A Sub-Molecular Dilution of Credibility
A couple of hours ago, the anonymous quack who calls herself homeopathy4health posted an article entitled “James Randi avoids homeopathic challenge for $1 million prize” and, in true cowardly fashion, immediately disabled user comments. She links to, and characteristically copy-pastes most of, a page called “the facts about an ingenious homeopathic experiment that was not completed due to the ‘tricks’ of Mr. James Randi” apparently written by someone called George Vithoulkas, who had taken up Randi’s $1m challenge. (Randi offers a million dollar prize to anyone who can prove something supernatural, a category in which he includes many alternative ‘therapies’ such as homeopathy.)
Neither is fun to read. Quacks do love to go on, possibly because simply saying a lot of things is an effective way to stop sceptics from being able to counter them all – it takes a second to say ‘miasmas exist’ without a reference but it takes a good five minutes to properly explain why they don’t. Throw in a stock ‘reference’ and a response might take an hour to craft. Of course, you can just say ‘prove it’ but that won’t convince anyone who doesn’t already have a healthy respect for science. It also doesn’t help that the English is somewhat broken. Possibly it is a second language. (In the quote below I have refrained from adding ‘[sic]’ after errors, as it would be appended to every other sentence and just look like Vithoulkas had been at the sherry.)
Apparently, Randi fell ill and the challenge had to be postponed, by which time a change of management meant the centre would not be willing to participate. I can sympathise with this – the research unit I work for has this kind of problem all the time. Almost exactly this has happened at least once. That’s one of the problems, unfortunately, with doing proper science: everything has to be planned so meticulously that the slightest detail can throw it out and cause long delays. Vithoulkas claims that this was a trick to avoid ever having the experiment:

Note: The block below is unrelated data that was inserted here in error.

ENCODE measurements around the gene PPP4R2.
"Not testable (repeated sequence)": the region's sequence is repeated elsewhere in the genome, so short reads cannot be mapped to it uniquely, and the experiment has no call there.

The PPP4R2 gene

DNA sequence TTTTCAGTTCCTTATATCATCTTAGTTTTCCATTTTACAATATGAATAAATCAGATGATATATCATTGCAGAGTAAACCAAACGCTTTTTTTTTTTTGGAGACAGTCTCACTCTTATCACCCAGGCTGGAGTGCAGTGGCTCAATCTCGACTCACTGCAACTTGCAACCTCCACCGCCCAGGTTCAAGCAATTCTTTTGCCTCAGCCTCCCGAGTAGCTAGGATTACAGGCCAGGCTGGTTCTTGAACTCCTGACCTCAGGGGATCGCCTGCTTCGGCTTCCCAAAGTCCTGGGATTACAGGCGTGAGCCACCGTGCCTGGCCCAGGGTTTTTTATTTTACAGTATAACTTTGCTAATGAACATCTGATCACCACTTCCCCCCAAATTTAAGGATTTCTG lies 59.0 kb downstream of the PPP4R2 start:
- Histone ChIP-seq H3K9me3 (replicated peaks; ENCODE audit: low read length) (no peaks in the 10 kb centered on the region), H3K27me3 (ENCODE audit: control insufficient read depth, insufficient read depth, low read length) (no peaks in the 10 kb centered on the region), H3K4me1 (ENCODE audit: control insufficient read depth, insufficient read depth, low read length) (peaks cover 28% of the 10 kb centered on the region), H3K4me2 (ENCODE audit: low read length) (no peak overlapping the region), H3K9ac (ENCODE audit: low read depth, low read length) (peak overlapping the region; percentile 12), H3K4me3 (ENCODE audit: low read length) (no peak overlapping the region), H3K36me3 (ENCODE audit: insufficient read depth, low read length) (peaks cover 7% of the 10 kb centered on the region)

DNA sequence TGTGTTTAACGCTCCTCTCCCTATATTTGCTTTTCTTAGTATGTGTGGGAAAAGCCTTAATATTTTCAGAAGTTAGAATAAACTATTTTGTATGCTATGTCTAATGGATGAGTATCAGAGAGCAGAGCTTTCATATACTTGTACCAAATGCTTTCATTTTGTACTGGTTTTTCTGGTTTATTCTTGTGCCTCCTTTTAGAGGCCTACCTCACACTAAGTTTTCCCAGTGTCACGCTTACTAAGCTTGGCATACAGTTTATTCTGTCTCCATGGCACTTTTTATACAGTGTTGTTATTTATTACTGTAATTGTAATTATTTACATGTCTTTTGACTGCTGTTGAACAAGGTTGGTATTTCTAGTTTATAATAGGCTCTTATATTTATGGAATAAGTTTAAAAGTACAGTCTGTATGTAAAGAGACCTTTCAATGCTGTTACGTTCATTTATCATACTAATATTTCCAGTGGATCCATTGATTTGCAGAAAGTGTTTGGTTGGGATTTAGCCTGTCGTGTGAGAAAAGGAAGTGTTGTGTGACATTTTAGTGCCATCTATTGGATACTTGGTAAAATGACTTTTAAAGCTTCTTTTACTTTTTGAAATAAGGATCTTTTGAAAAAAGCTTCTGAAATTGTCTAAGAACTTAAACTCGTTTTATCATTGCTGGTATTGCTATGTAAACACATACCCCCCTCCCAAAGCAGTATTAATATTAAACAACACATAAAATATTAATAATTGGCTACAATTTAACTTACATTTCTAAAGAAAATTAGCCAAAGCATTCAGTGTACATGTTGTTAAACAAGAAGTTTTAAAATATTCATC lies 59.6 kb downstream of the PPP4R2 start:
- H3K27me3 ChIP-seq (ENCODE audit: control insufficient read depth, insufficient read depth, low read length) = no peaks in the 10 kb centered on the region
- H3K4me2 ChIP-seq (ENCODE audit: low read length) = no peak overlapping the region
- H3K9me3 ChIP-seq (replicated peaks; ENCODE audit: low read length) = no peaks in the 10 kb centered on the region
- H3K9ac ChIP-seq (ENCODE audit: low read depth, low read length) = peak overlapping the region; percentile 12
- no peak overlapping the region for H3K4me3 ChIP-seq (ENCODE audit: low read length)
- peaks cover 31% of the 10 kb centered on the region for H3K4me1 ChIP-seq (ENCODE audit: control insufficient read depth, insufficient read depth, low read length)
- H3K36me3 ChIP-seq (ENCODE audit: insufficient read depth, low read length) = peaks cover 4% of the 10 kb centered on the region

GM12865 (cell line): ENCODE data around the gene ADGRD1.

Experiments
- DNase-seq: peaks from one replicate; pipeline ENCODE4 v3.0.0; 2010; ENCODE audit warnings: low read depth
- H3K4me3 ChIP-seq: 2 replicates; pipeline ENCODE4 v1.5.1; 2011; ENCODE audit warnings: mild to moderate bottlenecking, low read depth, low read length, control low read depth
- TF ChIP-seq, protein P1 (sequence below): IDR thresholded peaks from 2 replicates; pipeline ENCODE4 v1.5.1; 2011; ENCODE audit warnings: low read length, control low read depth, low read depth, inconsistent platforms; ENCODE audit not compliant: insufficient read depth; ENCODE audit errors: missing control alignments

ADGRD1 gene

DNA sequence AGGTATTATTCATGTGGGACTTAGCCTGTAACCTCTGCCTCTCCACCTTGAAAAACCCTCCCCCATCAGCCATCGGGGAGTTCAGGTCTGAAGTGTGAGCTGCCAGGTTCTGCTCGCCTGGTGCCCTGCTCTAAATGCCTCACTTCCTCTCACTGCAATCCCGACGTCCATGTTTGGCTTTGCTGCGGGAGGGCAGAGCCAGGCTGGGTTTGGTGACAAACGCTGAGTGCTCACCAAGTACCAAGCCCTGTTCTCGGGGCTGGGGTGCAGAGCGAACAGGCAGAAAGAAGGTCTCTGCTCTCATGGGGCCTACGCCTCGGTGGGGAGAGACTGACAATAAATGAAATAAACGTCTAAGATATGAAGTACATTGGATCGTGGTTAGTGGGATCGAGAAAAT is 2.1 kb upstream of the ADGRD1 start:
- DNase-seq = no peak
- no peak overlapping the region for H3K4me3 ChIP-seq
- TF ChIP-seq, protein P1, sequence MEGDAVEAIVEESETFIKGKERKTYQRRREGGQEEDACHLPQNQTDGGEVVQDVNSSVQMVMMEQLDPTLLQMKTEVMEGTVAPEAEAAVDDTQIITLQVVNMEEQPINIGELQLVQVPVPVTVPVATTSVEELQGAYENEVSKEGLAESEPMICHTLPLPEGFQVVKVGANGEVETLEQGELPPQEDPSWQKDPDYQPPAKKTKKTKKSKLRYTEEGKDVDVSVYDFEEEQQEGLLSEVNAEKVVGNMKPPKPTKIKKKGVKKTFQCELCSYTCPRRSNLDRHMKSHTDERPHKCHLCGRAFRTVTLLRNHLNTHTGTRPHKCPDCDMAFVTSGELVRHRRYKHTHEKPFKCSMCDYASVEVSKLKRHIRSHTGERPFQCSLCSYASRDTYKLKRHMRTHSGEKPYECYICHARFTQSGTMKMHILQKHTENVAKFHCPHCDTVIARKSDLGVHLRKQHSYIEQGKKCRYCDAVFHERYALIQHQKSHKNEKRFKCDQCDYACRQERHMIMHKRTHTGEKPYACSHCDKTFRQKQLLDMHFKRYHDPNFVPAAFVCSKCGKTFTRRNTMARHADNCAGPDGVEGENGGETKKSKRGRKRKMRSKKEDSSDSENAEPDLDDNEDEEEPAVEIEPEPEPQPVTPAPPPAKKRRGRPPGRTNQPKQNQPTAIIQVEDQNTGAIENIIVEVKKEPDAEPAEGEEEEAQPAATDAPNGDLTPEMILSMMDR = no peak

In 7.4.2006 Mr. Gindis wrote to Mr. Randi in order to signal to him that the homeopathic team was ready to start... But instead Randi suspended all activities of the experiment attributing it to his supposedly state of health! Mr. Randi knew very well that this period was crucial for us to start the experiment and we had made this urgency explicit by sending several e-mails urging them that it was necessary to go ahead immediately. But Mr. Randi needed ...six months "to recover" denying to assign a collaborator.
James Randi is 80 years old. Is it really that hard to believe he might be ill?
Vithoulkas and his team refused to accept this change to the schedule and have decided to do the experiment without Randi, which Randi.org quite accurately described as a withdrawal from the challenge. Randi points out that as his foundation is the one offering a million dollar prize, he gets to set the terms. Vithoulkas has decided that this is unfair and then, brilliantly, written Randi a retraction for him to post. He hasn’t. It seems to me that as a homeopath Vithoulkas is unfamiliar with the problems faced by real scientists doing actual clinical trials and is presumably used to ploughing on in an ad-hoc fashion and knocking the whole ‘study’ out in a week. I can see how in that case Doing It Right might look like stalling.
Still, whoever is right, I presume that since homeopathy4health is now in the business of chastising sceptics who she feels are shirking from a challenge, she will be immediately getting six bottled remedies and negotiating with Andy Lewis to find a trusted third party so she can participate in his far easier, lower-stakes challenge.
Otherwise frankly she’s fooling nobody but herself (and that’s only because herself is so very credulous).